Duhaime's Law Dictionary


Postal Rule Definition:

A rule of contract law that makes an exception to the general rule that an acceptance is only created when communicated directly to the offeror.

A rule of contract law that makes an exception to the general rule that an acceptance is only created when communicated directly to the offeror.

An acceptance is binding and the contract is said to be perfected when the acceptor places this acceptance in the mail box for return mail even if, in fact, it never reaches the offeror.

postal ruleMany jurisdictions refer to this as the mailbox rule but even in Canada, there is disagreement: Waddams, in The Law of Contracts refers to it as the "mailbox rule; but Fridman, in The Law of Contract, to the "postal acceptance rule".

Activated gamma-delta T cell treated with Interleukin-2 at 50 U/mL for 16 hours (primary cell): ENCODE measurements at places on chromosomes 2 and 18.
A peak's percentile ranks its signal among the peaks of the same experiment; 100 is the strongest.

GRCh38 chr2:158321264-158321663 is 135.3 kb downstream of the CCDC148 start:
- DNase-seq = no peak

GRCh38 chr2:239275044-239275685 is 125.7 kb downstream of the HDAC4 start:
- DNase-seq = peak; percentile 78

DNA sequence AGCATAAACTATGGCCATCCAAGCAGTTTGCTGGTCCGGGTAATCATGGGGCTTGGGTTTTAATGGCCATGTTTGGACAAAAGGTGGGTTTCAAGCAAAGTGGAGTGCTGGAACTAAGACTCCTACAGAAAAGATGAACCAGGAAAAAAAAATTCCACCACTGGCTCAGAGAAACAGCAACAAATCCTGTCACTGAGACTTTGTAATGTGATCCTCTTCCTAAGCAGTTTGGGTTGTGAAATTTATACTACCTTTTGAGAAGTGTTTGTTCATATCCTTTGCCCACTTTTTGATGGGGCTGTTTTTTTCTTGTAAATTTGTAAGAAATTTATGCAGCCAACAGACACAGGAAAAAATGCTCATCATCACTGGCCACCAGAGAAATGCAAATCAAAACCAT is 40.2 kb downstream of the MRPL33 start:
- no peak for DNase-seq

An 1892 British case (Henthorn v Fraser) summarized it as follows:

"Where the circumstances are such that it must have been within the contemplation of the parties that, according to the ordinary usages of mankind, the post might be used as a means of communicating the acceptance of an offer, the acceptance is complete as soon as it is posted."

For more on this case and others, and on the postal rule, see "Offer and Acceptance" in the Contract Law section.

REFERENCES:

  • Henthorn v Fraser, 2 Ch. 27

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